• Co-Conspirator 3: “An attorney whose unfounded claims of election fraud the Defendant privately acknowledged to others sounded ‘crazy.’ Nonetheless, the Defendant embraced and publicly amplified Co-Conspirator 3’s disinformation.”
  • Co-Conspirator 4: “A Justice Department official who worked on civil matters and who, with the Defendant, attempted to use the Justice Department to open sham election crime investigations and influence state legislatures with knowingly false claims of election fraud.”
  • Co-Conspirator 5: “An attorney who assisted in devising and attempting to implement a plan to submit fraudulent slates of presidential electors to obstruct the certification proceeding.”
  • Co-Conspirator 6: “A political consultant who helped implement a plan to submit fraudulent slates of presidential electors to obstruct the certification proceeding.”

Trump case assigned to Judge Tanya Chutkan, an Obama appointee

Trump’s election interference case was assigned to U.S. District Judge Tanya Chutkan, according to the docket in federal court in Washington, D.C.

Chutkan, 61, was appointed to the district in 2014 by then-President Barack Obama.

She is the only federal judge in D.C. who has delivered sentences against defendants in cases related to the Jan. 6 Capitol riot that are longer than the sentences that the DOJ asked for, according to NBC News.

Chutkan’s assignment offers a contrast from Judge Aileen Cannon, the Trump-appointed judge presiding over the former president’s federal classified documents case. Cannon previously caught criticism from legal experts after she delivered rulings that favored Trump in a legal matter related to those classified records.

Kevin Breuninger

Republicans come to Trump’s defense

Rep. Elise Stefanik, R-N.Y., flanked from left by Reps. Mike Johnson, R-La., Mark Meadows, R-N.C., Lee Zeldin, R-N.Y., and Jim Jordan, R-Ohio, speaks to reporters in the Senate subway before the start of Senate impeachment trial session on Thursday, Jan. 23, 2020.
Bill Clark | CQ-Roll Call, Inc. | Getty Images

Supporters of former President Donald Trump in Congress rallied to speak out against the new list of indictments.

Rep. Jim Jordan, R-Ohio, tweeted Tuesday that Trump “did nothing wrong!”

“When you drain The Swamp, The Swamp fights back,” Jordan added.

GOP Conference Chair Elise Stefanik, R-N.Y., called it “yet another dark day in America” in a scathing statement against the Justice Department and President Joe Biden.

“Today’s sham indictment is yet another desperate attempt to distract attention away from the mounting evidence of Joe Biden’s involvement in his family’s illegal peddling scheme — one of the greatest political corruption scandals in history,” Stefanik said, adding that Trump “had every right under the First Amendment to correctly raise concerns about election integrity in 2020.”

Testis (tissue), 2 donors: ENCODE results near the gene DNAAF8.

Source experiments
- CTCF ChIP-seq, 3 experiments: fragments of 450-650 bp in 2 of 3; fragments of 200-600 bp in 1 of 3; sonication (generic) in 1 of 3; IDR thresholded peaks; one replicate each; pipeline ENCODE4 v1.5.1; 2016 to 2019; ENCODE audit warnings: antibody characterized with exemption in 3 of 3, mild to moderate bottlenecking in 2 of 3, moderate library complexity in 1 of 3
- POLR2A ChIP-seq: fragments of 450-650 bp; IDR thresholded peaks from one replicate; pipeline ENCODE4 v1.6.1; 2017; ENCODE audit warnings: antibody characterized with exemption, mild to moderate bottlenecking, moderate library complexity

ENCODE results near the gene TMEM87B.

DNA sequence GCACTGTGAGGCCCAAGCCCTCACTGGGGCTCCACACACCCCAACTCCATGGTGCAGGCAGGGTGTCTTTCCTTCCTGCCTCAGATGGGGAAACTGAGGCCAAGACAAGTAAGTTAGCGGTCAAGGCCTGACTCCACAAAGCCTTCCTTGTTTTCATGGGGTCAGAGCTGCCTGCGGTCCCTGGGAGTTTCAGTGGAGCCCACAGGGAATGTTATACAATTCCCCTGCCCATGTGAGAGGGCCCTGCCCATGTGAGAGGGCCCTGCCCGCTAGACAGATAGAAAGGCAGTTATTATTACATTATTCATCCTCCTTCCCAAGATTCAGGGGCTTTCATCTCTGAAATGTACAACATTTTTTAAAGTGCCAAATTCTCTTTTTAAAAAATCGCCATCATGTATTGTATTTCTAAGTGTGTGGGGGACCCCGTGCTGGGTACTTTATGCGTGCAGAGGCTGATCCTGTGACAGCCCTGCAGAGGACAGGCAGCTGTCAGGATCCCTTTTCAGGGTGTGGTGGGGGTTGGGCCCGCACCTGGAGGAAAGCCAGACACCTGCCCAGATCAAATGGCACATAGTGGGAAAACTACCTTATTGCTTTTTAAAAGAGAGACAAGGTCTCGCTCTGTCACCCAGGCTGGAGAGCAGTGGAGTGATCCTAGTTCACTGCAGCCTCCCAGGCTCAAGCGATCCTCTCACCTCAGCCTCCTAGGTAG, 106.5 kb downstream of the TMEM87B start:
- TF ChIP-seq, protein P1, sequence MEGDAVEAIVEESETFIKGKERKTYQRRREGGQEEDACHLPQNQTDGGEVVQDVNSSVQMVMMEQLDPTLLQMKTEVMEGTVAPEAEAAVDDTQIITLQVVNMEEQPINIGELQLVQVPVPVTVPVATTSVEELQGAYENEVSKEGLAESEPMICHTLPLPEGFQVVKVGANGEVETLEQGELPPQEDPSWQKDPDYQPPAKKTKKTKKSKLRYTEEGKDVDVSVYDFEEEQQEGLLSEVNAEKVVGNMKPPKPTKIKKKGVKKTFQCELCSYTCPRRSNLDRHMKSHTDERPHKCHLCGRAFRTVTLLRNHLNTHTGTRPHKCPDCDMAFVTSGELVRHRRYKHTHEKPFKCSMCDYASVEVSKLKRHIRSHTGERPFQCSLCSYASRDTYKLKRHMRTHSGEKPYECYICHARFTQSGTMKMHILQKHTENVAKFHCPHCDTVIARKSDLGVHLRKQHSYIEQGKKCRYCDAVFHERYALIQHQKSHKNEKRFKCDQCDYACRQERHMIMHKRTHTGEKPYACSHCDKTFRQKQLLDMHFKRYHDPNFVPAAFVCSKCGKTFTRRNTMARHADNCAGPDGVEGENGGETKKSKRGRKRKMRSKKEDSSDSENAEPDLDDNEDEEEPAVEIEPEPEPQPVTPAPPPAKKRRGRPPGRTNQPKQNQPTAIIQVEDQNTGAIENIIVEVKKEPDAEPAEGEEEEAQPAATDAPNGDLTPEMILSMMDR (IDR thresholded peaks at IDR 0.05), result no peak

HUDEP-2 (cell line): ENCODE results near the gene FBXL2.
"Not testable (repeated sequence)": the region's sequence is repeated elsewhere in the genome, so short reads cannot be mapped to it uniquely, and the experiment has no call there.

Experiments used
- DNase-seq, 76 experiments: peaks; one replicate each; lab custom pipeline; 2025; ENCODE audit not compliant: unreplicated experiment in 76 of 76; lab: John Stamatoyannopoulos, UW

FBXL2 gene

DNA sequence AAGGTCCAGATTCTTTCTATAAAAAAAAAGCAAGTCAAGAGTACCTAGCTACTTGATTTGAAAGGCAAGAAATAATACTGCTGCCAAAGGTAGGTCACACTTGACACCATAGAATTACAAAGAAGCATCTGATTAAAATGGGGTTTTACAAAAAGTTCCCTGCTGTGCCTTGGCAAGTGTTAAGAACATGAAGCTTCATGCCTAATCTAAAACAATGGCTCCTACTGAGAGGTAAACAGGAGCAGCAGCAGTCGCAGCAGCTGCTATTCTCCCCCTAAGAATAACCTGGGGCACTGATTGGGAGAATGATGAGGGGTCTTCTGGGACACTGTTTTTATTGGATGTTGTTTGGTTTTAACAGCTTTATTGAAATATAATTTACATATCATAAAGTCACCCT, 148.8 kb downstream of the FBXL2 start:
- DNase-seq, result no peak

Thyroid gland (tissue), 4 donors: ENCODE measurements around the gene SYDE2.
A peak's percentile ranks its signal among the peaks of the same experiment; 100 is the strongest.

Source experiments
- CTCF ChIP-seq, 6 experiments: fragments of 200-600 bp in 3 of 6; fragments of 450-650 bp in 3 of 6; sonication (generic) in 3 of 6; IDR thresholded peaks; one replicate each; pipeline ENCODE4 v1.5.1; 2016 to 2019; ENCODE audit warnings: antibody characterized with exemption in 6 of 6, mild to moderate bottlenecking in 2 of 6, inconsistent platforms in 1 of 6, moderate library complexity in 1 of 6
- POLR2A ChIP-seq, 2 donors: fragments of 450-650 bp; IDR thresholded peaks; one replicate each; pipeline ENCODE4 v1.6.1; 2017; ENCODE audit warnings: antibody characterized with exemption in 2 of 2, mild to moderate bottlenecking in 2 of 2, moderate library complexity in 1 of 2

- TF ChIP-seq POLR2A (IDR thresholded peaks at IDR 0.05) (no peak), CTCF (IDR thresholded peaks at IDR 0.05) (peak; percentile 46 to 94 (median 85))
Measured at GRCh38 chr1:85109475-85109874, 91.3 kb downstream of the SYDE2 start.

—Chelsey Cox

Here are the four criminal charges Trump faces in new indictment

The members of the U.S. House Select Committee investigating the January 6 Attack on the U.S. Capitol sit beneath a video of former U.S. President Donald Trump talking about the results of the 2020 U.S. Presidential election as they hold their final public meeting to release their report on Capitol Hill in Washington, U.S., December 19, 2022. 
Jonathan Ernst | Reuters

Trump was hit with four serious felonies in the new indictment, accusing him of fraudulently trying to undo his loss in the 2020 election.

The first charge, conspiracy to defraud the United States, has a maximum possible sentence of five years in prison if convicted.

Two other charges — conspiracy to obstruct an official proceeding, and obstruction of an official proceeding — carry much heavier maximums: 20 years in prison.

The fourth charge against Trump, conspiracy against rights, has a maximum possible sentence of 10 years behind bars.

– Dan Mangan

Special counsel Jack Smith to speak at 6 p.m. ET

Special counsel Jack Smith will make a statement at 6 p.m. ET, the Department of Justice said.

The DOJ in a tweet shared a link to a video stream.

The rare remarks from the special counsel come less than an hour after the latest charges against Trump were unsealed.

Kevin Breuninger

Trump charged with trying to subvert 2020 election via 3 criminal conspiracies

President Donald Trump arrives for a “Keep America Great” rally at Sudduth Coliseum at the Lake Charles Civic Center in Lake Charles, Louisiana, on October 11, 2019.
Saul Loeb | AFP | Getty Images

The Department of Justice indictment accused Trump of pursuing ways to discount legitimate votes in the 2020 presidential race and subvert the election itself through three criminal conspiracies, a spokesman for the special counsel’s office said in a press release.

The first was a conspiracy to defraud the U.S. “by using dishonesty, fraud and deceit to obstruct the nation’s process of collecting, counting, and certifying the results of the presidential election,” the spokesman said.

The second was “a conspiracy to impede” the Jan. 6, 2021, congressional proceeding where the election results were certified.

The third was “a conspiracy against the right to vote and to have that vote counted,” the spokesman said.

Kevin Breuninger

Trump ordered to appear in D.C. court on Thursday for new indictment

A police officer leads a K9 around the E. Barrett Prettyman U.S. District Court House on August 01, 2023 in Washington, DC.
Anna Moneymaker | Getty Images

Trump has been ordered to appear in Washington, D.C., federal court at 4 p.m., Thursday to face charges in the new indictment, according to the office of special counsel Jack Smith.

Trump’s first appearance in the case will be before Magistrate Judge Moxila Upadhyaya.

– Dan Mangan

Read the full indictment against Trump

Trump claims ‘election interference’ — against him — after grand jury hands up indictment